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Kate Polit
Kate Polit
Kate Polit is MeriTalk SLG's Assistant Copy & Production Editor, covering Cybersecurity, Education, Homeland Security, Veterans Affairs
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In a move to help increase law enforcement accountability, the Department of Justice (DoJ) announced that the Bureau of Justice Assistance (BJA) is releasing $7.65 million in a competitive microgrant grant solicitation that will fund body-worn cameras (BWCs) to any law enforcement department with 50 or fewer full-time sworn personnel, rural agencies, and Federally-recognized Tribal agencies.

“The Justice Department is committed to providing law enforcement with valuable resources to increase accountability and build trust with the communities they serve,” said Attorney General Merrick Garland. “Today we encourage all small, rural, and Tribal law enforcement agencies to apply for funding for this important tool that will enhance protection for both officers and citizens.”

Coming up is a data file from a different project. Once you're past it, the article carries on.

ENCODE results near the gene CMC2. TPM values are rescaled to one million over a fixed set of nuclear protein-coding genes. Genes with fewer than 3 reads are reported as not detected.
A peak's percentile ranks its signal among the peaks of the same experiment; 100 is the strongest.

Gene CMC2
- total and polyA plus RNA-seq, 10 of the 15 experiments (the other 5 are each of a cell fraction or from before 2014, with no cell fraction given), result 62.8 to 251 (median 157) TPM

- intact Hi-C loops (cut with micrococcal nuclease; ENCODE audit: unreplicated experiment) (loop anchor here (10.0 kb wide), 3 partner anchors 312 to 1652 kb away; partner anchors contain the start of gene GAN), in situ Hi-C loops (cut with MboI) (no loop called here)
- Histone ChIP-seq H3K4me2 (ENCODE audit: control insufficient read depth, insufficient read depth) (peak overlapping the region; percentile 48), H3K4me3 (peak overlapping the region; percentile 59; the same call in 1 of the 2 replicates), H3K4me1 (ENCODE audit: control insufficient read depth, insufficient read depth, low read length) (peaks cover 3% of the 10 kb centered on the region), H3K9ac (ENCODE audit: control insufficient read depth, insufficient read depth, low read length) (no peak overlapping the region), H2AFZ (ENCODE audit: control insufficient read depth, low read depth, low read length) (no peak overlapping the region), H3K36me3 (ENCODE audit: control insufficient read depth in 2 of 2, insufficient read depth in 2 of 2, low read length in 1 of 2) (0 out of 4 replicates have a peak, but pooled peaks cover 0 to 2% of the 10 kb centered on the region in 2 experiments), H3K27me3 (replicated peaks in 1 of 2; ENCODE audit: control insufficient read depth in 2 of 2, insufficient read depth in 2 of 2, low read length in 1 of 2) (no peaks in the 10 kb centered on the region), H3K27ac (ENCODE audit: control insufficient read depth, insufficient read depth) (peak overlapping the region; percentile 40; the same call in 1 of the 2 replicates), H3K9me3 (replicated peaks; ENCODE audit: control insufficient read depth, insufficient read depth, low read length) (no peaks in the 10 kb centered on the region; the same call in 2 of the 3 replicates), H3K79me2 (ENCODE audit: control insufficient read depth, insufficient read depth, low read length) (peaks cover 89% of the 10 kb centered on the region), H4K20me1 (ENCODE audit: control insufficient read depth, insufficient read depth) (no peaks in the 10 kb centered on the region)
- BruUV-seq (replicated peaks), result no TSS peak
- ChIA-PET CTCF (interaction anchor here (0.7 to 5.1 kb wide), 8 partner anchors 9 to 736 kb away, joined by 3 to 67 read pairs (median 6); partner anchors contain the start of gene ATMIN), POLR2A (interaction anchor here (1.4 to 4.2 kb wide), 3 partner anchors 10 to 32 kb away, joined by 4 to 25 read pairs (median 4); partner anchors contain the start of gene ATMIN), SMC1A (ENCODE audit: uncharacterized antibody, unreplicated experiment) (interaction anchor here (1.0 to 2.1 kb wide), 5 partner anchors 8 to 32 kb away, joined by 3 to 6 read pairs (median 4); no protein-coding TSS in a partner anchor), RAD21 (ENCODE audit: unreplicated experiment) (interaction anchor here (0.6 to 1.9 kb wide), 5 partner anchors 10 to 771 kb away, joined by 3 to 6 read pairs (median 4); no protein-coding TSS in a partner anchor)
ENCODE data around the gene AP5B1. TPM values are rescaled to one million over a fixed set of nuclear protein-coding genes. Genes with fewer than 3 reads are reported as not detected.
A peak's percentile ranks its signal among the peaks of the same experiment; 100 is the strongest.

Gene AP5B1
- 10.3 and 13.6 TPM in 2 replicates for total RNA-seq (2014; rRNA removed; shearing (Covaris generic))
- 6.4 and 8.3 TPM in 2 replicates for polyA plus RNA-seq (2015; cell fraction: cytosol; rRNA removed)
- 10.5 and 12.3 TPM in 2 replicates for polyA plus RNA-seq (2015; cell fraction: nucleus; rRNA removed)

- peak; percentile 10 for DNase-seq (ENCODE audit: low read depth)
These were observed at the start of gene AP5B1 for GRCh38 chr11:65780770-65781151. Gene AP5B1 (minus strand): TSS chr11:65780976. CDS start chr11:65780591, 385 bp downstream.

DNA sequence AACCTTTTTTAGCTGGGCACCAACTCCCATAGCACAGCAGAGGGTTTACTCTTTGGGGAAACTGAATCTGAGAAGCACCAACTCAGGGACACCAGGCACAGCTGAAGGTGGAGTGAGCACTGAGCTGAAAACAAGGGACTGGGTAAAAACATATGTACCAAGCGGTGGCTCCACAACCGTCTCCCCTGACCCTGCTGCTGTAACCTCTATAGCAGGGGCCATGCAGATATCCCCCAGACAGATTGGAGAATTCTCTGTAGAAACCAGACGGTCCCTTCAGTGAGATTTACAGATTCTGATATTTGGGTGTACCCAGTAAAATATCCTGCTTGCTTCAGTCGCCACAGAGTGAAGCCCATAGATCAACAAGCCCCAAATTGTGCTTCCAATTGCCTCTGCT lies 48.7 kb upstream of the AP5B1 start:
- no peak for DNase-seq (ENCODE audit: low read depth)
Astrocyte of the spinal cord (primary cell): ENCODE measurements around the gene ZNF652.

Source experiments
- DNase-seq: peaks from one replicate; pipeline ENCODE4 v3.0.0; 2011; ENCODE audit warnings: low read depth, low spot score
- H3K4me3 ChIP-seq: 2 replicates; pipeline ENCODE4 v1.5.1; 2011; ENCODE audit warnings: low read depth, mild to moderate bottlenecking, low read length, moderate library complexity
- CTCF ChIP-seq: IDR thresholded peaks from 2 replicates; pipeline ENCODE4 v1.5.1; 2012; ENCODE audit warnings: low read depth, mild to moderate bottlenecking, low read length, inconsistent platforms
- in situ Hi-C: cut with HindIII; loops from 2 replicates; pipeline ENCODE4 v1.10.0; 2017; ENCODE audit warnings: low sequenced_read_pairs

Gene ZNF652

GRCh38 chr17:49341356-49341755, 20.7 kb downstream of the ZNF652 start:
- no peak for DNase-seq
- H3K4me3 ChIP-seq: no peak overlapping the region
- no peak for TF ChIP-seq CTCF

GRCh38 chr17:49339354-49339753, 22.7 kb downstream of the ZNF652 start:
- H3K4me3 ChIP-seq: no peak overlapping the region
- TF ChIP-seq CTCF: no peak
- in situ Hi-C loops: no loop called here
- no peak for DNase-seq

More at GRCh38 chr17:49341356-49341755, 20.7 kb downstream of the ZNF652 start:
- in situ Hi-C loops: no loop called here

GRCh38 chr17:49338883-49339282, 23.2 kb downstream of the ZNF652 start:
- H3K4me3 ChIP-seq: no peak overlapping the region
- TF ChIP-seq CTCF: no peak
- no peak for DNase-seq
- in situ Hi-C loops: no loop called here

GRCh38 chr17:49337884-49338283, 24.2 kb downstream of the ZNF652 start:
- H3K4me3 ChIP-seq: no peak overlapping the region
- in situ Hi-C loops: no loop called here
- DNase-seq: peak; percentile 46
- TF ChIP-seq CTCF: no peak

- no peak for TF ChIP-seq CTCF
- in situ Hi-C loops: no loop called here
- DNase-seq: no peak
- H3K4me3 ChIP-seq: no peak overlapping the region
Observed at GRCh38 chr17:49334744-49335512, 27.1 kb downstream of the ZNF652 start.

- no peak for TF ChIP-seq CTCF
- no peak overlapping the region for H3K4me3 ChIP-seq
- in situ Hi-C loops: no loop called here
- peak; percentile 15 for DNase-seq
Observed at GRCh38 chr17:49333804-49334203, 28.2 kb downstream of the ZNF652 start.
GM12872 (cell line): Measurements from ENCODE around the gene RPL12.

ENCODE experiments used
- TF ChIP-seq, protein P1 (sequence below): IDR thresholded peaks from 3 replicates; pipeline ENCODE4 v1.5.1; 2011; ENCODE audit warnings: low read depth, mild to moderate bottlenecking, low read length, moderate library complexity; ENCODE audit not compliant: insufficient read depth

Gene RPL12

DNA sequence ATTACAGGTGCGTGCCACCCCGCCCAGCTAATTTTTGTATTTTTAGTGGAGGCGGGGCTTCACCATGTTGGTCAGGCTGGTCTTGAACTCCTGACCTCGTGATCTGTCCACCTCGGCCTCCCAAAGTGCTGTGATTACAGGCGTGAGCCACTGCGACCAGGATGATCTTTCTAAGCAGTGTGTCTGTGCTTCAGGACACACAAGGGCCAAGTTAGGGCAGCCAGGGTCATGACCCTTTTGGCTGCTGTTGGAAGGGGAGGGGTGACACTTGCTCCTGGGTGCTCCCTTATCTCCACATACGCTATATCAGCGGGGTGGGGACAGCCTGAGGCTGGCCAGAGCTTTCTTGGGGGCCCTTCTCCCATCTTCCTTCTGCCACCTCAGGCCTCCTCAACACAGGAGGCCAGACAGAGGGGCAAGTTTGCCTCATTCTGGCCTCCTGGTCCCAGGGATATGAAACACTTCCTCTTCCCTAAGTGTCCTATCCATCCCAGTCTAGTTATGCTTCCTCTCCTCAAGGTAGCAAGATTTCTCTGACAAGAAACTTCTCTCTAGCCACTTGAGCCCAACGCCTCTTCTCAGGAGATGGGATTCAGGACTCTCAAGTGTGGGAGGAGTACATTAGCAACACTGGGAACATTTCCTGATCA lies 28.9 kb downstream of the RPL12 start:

The DoJ-provided funding must be used to purchase or lease body-worn cameras, and may include expenses reasonably related to BWC program implementation. The DoJ explained that the funding can be used to support pilot BWC programs, establish new BWC implementation, or expand existing programs. All applications are due by August 31, 2021.

“The grant solicitation today will help law enforcement agencies and their communities improve evidentiary outcomes, and enhance the safety of, and improve interactions between, officers and the public,” said BJA Acting Director Kristen Mahoney. “Importantly, this grant program will make it easier for small, rural, and Tribal law enforcement agencies to apply for funding. It’s an online application that will streamline the grant process for these agencies.”

The DoJ noted that this solicitation follows a recent memo from Deputy Attorney General Lisa Monaco to the agency’s law enforcement components. The memo directs the law enforcement components to develop and submit for review their plans for BWC policies that require agents to wear and activate BWC recording equipment for purposes of recording their actions during pre-planned attempts to serve arrest warrants, other pre-planned arrests, or the execution of a search or seizure warrant or order. A statement from the DoJ said that Monaco will work with the department’s law enforcement components in the coming weeks to review their policies and finalize implementation plans.

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